Whether it's a conversation with a friend, a word that is penned, or a craft that is made, everything we do leaves a stitch in the fabric of time. Join us as we investigate the stitches of the past and present...
"To every thing there is a season, and a time to every purpose under the heaven: ... a time to rend, and a time to sew; a time to keep silence, and a time to speak" (Ecclesiastes 3:1, 7).
During WWII, thousands of England’s country houses
were requisitioned by the government or lent by their owners for use as barracks,
homes for evacuees, schools, hospitals, storage locations for artwork, military
headquarters and training facilities, and even prisoner-of-war camps. Unfortunately,
the occupation of these manors came at great sacrifice. A huge number of them
were significantly damaged by their wartime occupants, and more than one
thousand of these ancestral homes had to be demolished due to irreparable devastation.
I discovered the fate of these homes during my
research for A Doctor in the House, a
story about an American Army doctor who meets her match when she arrives in
England at an earl’s requisitioned home to set up a convalescent hospital. This
novelette will be part of a Christmas collection published by CelebrateLit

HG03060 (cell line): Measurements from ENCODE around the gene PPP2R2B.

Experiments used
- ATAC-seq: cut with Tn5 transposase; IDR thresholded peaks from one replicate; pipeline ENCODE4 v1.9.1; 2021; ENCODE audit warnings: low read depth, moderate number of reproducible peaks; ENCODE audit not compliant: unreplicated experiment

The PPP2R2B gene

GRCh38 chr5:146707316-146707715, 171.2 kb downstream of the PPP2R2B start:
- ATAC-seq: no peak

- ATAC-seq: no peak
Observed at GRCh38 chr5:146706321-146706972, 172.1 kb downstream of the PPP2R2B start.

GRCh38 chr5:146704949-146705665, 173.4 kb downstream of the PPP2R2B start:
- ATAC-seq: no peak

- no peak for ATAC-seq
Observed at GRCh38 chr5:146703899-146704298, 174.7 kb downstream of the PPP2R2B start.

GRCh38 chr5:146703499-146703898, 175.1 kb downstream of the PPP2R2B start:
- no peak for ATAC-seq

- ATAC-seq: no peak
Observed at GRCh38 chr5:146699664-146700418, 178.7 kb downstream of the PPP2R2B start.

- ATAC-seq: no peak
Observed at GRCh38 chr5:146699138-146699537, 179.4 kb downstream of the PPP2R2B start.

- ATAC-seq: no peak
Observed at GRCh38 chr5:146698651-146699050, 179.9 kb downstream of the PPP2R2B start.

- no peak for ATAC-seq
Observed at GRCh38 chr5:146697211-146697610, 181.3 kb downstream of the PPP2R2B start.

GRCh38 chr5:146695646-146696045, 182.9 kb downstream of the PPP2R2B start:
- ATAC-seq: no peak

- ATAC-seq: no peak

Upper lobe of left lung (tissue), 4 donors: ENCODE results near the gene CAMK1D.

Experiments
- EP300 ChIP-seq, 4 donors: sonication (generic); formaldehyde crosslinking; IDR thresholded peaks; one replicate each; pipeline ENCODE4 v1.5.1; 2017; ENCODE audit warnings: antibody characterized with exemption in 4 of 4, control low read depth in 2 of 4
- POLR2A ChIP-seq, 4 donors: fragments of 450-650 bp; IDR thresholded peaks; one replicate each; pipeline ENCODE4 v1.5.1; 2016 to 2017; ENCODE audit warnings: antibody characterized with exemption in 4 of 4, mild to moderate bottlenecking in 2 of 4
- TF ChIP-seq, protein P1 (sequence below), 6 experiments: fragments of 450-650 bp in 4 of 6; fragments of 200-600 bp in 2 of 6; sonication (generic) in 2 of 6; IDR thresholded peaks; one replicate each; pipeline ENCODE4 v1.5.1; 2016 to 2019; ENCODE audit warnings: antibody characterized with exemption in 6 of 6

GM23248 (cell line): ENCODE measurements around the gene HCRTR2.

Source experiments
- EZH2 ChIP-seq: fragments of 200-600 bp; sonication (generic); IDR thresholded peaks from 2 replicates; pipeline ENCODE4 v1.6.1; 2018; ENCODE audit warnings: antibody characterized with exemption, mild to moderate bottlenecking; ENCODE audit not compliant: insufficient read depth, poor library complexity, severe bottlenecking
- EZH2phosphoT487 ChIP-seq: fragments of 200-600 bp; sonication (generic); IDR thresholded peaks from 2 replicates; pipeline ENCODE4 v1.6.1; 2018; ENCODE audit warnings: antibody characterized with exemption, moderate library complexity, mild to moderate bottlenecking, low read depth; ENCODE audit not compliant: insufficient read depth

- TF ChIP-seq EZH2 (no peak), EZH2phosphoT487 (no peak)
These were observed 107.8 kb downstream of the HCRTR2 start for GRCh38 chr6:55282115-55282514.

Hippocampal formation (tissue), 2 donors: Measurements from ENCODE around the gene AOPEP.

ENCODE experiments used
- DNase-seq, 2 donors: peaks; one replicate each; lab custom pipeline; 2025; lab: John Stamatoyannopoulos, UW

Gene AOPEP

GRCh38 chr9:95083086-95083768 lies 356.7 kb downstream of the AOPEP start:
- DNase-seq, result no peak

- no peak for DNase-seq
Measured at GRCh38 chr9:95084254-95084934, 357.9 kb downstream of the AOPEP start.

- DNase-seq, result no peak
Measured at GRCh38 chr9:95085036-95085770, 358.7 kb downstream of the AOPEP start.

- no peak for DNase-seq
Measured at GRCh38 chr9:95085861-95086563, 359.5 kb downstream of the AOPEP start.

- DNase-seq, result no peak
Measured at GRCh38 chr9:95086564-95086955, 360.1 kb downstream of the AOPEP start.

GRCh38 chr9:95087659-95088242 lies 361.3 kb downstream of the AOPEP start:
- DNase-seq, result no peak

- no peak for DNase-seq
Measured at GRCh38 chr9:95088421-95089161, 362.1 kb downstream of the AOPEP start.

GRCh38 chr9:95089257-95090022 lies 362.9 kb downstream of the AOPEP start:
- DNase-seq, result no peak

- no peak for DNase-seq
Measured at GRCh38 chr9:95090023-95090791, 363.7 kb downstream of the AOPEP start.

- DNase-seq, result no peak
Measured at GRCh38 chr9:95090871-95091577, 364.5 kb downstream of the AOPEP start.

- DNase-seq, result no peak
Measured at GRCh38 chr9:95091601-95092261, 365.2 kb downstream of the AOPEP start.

Publishing in Autumn 2017.
Hatfield House, located about fifteen miles north of
London in Hertfordshire, was one such country home that was used as a military
hospital, as it had been during WWI. A Jacobean house that was completed in
1611 by Robert Cecil, the first Earl of Salisbury, it was originally a royal palace
for James I. Because it was intended for the entertainment of the king and his
court, the ornate rooms and galleries were massive, perfect for use as dormitory-style
The country homes were also excellent locations to “heal
the soul” as well as the body, because of their ability to maintain most of
their architectural structure, interior décor, and manicured gardens. The tranquil
beauty of the house and landscaping was meant to play a large part in the
healing process, evidenced by a wonderful photo of nurses guiding their patients
through one of Hatfield House’s hedge mazes in John Martin Robinson’s book Requisitioned.
James Gascoyne-Cecil, 4th Marquess of Salisbury
The manor was offered in both wars by the same owner,
James Gascoyne-Cecil, the Fourth Marquess of Salisbury. Seventy-eight years old
when WWII broke out in 1939, he was the prime minister’s oldest son and had a successful
political career in his own right. In use by the Royal Army Medical Corps from
September 2, 1939 through 1945, Hatfield House was only twenty minutes from
Kings Cross Station. In preparation, the furniture was removed from the main
rooms and stored, and the floors were covered with linoleum to protect the
wood. Paintings, tapestries, armor, and wall paneling were all left intact, no
doubt appreciated by the British soldiers and German POWs who were treated
A freelance writer for over ten years, Linda
Shenton Matchett is the author of several romance novellas available through Amazon. Her story “A Love Not Forgotten” is part of the Let Love Spring collection from CelebrateLit Publishing. Under Fire, the first book in her trilogy about WWII war correspondent/amateur
sleuth Ruth Brown will be released on July 25, 2017 by eLectio Publishing.
Visit Linda at www.LindaShentonMatchett.com.